“If the film festival general manager thinks that the attackers are not Arabs and she has sources that can lead her to who did it then it seems to me to be worth it to clarify who did it and why. The media claims that I immediately declared that the attack had anti-Semitic motivations but this is not correct. I absolutely did not claim this. There has been a maelstrom and I have been trying to calm it down. You see, at the end of the day, what I’ve created is a film about reconciliation. The fact that I refused to file a complaint, what more do you need? It is sad how much hatred and tension there is. It’s a shame that a film whose aim is to bring people together is in the midst of such a storm.”
Unpacking Horowitz’s latest lies
- In today’s Walla! report, Horowitz claims, “We exited the venue and they jumped on me and I received blows. At that moment I did not at all think it had anything to do with the film or that the attackers were Arabs.”
But on 29 March he told Haaretz a different story which involved an exchange of words before the attack in which the attackers supposedly addressed him in an “Arabic accent.” Horowitz was emphatic about the identity of the attackers:
“They started to shout ‘fuck you’ at me in an Arabic accent. Assaf told me to ignore them, but I shouted back at them ‘Fuck you too’ and then they jumped on me. They knocked me down and kicked me, and as a result of a blow to the head I lost consciousness. It was clear that they were Arabs and drunk.”
Horowitz also told Ynet on 29 March, “In Israel I was criticized by the right and in France the Arabs beat me up.”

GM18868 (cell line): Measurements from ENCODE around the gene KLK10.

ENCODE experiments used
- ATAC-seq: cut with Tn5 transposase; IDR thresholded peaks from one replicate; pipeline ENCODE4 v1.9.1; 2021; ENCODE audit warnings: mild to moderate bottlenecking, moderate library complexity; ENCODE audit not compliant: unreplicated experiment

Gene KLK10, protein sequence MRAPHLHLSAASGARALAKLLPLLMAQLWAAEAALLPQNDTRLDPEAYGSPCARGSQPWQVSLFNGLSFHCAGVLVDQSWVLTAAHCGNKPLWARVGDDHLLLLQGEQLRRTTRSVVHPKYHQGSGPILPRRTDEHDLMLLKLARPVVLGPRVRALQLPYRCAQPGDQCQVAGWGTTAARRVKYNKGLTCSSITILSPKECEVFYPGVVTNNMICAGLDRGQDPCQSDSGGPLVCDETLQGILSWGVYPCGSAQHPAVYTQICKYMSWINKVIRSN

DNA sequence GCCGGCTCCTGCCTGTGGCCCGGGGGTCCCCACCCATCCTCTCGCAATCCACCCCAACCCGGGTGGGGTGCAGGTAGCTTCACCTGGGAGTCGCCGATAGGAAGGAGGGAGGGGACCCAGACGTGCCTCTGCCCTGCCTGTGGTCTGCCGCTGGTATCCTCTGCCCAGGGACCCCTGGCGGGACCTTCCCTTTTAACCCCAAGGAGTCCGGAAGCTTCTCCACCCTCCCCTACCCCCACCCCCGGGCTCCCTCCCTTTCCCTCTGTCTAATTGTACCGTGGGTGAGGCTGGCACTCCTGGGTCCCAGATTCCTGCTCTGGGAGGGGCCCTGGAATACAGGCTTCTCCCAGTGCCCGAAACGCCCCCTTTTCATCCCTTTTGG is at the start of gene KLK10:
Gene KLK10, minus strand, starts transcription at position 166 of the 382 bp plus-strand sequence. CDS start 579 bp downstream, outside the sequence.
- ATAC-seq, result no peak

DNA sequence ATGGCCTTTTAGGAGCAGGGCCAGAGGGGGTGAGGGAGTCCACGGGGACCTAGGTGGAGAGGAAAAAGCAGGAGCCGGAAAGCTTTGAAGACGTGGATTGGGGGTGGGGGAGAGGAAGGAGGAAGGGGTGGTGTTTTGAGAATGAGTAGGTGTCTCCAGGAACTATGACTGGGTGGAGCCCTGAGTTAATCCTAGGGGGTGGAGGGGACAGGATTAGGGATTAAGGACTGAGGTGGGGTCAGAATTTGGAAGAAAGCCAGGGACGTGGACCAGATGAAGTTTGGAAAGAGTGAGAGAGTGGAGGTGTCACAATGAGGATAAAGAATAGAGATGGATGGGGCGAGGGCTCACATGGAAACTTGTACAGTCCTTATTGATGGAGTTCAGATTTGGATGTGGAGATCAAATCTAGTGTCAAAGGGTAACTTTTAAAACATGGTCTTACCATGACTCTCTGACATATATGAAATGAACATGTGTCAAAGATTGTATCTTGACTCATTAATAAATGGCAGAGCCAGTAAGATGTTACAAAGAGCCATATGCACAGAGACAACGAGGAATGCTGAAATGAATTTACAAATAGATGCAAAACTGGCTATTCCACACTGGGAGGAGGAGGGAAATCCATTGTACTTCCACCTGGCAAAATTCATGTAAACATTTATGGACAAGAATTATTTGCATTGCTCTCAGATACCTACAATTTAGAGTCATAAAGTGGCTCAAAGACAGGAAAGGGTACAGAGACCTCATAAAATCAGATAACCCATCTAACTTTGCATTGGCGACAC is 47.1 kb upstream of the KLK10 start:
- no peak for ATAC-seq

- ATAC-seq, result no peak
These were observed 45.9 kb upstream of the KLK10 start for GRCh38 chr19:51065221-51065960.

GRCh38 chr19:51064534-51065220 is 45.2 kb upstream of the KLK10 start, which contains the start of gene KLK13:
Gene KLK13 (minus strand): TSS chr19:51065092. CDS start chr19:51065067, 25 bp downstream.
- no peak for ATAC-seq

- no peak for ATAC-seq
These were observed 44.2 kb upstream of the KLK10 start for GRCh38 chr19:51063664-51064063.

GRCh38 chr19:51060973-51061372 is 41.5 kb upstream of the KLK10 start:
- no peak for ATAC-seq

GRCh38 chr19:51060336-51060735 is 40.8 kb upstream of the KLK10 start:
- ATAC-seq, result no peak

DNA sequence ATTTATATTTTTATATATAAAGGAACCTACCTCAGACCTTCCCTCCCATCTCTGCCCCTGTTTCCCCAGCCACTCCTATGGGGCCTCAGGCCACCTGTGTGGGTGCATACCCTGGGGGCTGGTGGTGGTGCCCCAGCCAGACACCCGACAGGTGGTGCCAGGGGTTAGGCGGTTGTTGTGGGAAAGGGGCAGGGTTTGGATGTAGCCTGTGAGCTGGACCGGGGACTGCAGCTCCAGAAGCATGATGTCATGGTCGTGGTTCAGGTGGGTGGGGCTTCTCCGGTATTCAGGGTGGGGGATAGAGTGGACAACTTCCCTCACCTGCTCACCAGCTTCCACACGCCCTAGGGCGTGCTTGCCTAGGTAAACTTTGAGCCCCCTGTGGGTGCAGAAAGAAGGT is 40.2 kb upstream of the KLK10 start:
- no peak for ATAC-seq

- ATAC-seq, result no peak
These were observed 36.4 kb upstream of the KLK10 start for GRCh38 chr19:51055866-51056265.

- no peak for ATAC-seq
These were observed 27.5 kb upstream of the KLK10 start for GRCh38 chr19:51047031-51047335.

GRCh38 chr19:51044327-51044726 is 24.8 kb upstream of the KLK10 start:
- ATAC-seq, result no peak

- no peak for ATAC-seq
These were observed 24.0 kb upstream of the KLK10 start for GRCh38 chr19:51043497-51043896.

Instead of taking responsibility for blaming “Arab” youths as he did unambiguously and repeatedly, Horowitz now blames an “Arab” man who allegedly approached him the next day for attributing the attack to Arab youths! For Horowitz, who apparently doesn’t check his earlier claims before issuing new contradictory ones, it seems Arabs are responsible for everything!
- Horowitz says that he never attributed the attack to “anti-Semitic” motives and that he had tried to “calm the maelstrom.”
It’s difficult to think of a more disingenous statement. While Horowitz may not have openly attributed the attack to “anti-Semitism,” many others did. I can find no record of Horowitz contradicting the lurid claims of an anti-Semitic “lynching” or trying to “calm the maelstrom.”
In fact, some of his friends were reposting the inflammatory reports on his Facebook wall. Many of these friends posted comments expressing their outrage that he had supposedly been the victim of such a horrifyingly brutal attack and praised his courage and fortitude.
But at no point did Horowitz warn people that some of the claims circulating in the media might be exaggerated or unconfirmed. His only intervention on 30 March was to post a brief status update responding to the outpouring of concern and sympathy: “Thank you very much to everyone. I’m back and everything is fine. I feel excellent.”
On top of all this, Horowitz is now placing the onus on the film festival’s organizers to find his alleged “attackers” when he had the opportunity to make a police report and refused to do so.
And now he is whining about the “maelstrom” when he’s the one who sowed the storm with his patently false claims.
Update: 2 April
Richard Prasquier, the president of the CRIF umbrella organization of French Jewry, told JTA that after looking into the case he found “there is no evidence to suggest the attack was anti-Semitic. Claiming this is irresponsible.”